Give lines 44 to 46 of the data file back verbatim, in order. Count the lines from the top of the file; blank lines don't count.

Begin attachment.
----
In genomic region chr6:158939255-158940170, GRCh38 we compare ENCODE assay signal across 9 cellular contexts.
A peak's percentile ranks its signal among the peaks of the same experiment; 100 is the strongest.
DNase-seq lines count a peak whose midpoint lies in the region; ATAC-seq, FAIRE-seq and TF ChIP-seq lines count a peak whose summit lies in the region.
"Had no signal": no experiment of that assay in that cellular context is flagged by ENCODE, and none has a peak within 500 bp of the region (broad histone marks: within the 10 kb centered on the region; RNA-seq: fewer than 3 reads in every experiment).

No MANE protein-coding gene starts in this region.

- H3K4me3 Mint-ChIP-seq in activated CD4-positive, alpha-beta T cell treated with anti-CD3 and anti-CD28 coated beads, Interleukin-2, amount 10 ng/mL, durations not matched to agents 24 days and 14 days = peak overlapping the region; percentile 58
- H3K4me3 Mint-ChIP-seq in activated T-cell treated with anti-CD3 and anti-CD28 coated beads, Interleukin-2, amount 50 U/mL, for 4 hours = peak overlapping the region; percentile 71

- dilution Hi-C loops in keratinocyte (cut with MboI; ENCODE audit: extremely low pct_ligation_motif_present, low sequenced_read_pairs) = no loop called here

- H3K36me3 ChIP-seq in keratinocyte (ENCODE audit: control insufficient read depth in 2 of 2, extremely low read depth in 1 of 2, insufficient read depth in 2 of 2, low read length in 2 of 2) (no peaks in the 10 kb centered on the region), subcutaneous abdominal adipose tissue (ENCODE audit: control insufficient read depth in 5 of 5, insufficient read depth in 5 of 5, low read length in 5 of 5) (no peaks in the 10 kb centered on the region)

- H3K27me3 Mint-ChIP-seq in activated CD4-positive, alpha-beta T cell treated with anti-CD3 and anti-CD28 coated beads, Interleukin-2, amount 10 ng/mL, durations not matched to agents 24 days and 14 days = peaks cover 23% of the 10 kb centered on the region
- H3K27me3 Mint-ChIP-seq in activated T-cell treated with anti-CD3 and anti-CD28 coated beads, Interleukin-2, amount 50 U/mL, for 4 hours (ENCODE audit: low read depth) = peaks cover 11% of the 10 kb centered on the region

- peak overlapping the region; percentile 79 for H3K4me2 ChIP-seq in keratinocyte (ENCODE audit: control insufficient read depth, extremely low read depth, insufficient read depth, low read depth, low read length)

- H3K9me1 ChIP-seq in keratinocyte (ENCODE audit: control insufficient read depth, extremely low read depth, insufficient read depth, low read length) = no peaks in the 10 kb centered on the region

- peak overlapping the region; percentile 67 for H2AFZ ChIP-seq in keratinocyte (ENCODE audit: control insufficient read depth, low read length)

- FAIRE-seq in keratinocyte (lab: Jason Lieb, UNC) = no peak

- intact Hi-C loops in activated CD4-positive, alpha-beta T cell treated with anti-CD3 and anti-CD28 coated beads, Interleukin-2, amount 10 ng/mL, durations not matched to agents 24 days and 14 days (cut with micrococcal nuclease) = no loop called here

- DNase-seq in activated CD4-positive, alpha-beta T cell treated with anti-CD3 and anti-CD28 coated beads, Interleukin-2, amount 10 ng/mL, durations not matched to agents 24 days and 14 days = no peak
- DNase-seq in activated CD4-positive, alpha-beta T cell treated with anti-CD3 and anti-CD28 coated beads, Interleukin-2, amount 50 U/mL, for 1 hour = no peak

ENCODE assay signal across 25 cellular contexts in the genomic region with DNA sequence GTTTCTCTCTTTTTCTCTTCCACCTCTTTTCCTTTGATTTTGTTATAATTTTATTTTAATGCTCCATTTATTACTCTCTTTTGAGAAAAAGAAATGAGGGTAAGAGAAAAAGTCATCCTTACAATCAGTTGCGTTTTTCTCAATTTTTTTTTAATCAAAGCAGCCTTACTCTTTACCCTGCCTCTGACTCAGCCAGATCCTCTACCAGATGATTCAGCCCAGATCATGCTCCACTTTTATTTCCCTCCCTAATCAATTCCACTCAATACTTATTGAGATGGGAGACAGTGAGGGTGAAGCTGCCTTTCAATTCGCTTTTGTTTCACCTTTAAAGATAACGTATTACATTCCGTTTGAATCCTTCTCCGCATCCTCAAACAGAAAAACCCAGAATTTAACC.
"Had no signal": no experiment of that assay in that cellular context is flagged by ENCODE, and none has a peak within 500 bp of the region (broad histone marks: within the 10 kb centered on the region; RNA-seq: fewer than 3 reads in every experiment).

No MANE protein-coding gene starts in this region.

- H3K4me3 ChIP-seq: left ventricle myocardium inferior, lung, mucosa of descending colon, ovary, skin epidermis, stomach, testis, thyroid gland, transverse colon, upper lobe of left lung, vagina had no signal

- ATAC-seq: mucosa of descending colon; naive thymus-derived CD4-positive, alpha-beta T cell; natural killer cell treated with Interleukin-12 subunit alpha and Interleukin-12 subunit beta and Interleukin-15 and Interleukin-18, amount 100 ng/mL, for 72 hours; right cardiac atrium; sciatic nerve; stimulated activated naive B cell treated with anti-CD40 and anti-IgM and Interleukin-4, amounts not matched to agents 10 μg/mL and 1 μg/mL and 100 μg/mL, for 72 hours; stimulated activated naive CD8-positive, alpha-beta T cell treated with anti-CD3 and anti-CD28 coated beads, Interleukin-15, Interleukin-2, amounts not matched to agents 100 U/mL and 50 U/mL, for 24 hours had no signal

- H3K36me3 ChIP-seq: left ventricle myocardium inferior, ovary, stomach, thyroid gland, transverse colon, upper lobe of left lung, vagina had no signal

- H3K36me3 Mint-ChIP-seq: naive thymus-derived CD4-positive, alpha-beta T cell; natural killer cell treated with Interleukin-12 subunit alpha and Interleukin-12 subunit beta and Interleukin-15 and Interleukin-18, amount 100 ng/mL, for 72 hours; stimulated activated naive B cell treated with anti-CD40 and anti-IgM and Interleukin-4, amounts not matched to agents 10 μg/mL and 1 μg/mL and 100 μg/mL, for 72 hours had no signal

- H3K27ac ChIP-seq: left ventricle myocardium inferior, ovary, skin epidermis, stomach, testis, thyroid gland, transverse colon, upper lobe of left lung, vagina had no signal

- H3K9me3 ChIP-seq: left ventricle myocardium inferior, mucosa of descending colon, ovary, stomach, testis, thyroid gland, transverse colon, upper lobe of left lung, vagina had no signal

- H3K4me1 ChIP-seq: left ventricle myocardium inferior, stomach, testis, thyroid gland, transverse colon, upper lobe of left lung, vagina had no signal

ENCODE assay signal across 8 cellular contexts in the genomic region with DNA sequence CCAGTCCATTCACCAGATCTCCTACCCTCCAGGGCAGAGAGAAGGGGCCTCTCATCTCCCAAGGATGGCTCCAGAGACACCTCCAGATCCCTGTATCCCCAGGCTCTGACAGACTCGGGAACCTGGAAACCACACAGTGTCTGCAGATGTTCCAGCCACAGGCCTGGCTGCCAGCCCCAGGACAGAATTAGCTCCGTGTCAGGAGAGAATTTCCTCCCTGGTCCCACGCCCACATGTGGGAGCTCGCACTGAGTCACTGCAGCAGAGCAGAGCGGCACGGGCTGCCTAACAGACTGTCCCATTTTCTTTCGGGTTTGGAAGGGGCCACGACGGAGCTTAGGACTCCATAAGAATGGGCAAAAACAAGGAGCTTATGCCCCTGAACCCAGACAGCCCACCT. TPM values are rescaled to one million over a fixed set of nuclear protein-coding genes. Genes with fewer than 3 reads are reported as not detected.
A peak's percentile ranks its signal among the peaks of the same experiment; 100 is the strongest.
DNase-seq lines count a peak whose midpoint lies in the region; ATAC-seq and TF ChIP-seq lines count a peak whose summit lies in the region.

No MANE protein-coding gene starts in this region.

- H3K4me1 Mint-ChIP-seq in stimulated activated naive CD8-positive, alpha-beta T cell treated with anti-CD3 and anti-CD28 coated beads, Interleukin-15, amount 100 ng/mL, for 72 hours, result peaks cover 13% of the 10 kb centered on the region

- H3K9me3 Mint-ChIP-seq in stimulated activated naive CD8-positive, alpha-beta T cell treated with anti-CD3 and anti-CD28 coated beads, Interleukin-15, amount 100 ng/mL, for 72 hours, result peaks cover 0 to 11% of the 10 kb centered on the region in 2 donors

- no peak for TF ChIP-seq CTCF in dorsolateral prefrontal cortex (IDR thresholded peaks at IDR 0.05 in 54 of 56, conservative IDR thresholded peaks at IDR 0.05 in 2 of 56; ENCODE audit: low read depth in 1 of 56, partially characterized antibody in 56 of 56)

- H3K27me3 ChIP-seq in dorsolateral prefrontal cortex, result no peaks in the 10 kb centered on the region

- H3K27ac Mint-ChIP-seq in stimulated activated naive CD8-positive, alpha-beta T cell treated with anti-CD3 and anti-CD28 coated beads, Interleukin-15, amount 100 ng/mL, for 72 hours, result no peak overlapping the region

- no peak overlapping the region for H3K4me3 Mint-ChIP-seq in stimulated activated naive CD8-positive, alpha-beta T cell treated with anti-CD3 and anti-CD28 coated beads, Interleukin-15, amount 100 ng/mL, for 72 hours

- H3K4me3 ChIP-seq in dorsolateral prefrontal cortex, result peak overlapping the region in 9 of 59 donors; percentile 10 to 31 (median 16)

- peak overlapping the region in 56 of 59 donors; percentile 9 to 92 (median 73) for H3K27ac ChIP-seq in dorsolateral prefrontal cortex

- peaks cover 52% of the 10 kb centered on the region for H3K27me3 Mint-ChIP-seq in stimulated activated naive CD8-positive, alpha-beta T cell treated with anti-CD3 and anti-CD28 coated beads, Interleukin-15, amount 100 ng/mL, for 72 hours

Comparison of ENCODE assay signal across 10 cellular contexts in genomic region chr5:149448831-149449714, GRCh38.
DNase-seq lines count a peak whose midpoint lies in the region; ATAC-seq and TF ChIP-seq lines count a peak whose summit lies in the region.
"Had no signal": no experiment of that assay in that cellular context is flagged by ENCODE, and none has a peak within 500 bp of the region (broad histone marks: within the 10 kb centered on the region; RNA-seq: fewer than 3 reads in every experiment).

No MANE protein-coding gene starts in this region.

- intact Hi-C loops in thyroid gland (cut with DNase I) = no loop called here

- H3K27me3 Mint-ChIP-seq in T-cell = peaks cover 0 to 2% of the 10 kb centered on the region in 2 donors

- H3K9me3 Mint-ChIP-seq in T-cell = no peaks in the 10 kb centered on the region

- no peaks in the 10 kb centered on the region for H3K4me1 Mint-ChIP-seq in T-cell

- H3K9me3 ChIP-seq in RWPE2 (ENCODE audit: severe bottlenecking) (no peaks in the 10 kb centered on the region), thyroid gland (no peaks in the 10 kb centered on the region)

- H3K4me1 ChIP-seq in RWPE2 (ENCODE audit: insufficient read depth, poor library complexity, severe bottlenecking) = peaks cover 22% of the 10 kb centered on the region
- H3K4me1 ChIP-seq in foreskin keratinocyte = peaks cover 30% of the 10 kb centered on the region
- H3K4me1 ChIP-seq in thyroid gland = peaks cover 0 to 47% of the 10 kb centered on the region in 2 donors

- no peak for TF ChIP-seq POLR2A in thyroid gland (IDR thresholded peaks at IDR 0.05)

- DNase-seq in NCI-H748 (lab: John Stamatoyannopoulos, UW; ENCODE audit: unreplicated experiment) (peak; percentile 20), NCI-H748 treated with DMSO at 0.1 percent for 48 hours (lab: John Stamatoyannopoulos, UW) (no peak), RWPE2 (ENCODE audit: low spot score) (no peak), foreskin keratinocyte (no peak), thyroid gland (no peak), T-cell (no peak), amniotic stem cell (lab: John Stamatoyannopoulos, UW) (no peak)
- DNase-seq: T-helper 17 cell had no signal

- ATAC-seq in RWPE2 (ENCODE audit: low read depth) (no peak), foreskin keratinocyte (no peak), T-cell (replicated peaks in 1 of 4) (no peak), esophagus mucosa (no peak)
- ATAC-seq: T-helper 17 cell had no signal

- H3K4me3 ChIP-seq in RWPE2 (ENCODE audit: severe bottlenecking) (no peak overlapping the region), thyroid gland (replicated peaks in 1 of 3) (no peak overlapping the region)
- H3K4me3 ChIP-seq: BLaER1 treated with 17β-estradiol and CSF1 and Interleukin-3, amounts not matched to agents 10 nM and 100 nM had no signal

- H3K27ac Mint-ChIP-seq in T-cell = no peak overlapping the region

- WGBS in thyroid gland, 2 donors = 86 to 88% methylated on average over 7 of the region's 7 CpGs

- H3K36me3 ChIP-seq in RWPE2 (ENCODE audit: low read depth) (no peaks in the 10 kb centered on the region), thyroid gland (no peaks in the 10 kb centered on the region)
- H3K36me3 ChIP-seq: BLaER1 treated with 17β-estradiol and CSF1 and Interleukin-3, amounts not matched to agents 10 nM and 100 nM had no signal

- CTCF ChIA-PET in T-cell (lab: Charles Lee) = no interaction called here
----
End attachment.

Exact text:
"Had no signal": no experiment of that assay in that cellular context is flagged by ENCODE, and none has a peak within 500 bp of the region (broad histone marks: within the 10 kb centered on the region; RNA-seq: fewer than 3 reads in every experiment).

No MANE protein-coding gene starts in this region.

- intact Hi-C loops in thyroid gland (cut with DNase I) = no loop called here